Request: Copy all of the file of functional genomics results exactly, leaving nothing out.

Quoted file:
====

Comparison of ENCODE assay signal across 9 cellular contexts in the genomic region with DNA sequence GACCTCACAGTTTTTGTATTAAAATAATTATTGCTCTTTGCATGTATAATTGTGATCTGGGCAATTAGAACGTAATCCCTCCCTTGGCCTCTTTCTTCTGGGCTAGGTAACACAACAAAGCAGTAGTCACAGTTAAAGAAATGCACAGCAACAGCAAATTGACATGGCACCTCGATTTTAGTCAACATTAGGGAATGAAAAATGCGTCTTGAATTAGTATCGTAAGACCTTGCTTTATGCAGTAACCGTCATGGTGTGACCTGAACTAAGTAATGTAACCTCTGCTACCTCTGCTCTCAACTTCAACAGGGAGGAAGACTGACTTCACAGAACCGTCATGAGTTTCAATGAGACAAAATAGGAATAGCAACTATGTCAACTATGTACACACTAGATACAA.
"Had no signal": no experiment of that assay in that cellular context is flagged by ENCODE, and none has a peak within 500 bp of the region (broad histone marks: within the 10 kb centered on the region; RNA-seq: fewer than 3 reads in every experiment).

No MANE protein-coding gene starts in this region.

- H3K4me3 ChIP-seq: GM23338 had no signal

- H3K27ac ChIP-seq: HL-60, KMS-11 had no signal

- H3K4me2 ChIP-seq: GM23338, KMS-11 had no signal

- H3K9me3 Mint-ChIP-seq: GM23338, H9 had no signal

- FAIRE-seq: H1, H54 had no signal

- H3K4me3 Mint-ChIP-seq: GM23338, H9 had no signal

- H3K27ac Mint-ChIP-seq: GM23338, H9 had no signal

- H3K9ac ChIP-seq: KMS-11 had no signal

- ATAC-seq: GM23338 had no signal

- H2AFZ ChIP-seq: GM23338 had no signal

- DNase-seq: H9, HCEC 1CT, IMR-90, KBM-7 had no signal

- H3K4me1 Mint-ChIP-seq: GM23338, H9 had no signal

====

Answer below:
Comparison of ENCODE assay signal across 9 cellular contexts in the genomic region with DNA sequence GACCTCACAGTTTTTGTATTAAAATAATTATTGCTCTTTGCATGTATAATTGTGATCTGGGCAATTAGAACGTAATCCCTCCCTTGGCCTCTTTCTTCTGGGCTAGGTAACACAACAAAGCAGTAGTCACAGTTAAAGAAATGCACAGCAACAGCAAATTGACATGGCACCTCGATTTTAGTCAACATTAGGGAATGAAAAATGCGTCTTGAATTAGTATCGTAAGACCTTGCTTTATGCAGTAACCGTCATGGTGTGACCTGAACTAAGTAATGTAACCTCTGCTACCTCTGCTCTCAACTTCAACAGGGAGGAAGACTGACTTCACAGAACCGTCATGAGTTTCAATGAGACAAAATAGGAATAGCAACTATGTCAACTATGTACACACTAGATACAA.
"Had no signal": no experiment of that assay in that cellular context is flagged by ENCODE, and none has a peak within 500 bp of the region (broad histone marks: within the 10 kb centered on the region; RNA-seq: fewer than 3 reads in every experiment).

No MANE protein-coding gene starts in this region.

- H3K4me3 ChIP-seq: GM23338 had no signal

- H3K27ac ChIP-seq: HL-60, KMS-11 had no signal

- H3K4me2 ChIP-seq: GM23338, KMS-11 had no signal

- H3K9me3 Mint-ChIP-seq: GM23338, H9 had no signal

- FAIRE-seq: H1, H54 had no signal

- H3K4me3 Mint-ChIP-seq: GM23338, H9 had no signal

- H3K27ac Mint-ChIP-seq: GM23338, H9 had no signal

- H3K9ac ChIP-seq: KMS-11 had no signal

- ATAC-seq: GM23338 had no signal

- H2AFZ ChIP-seq: GM23338 had no signal

- DNase-seq: H9, HCEC 1CT, IMR-90, KBM-7 had no signal

- H3K4me1 Mint-ChIP-seq: GM23338, H9 had no signal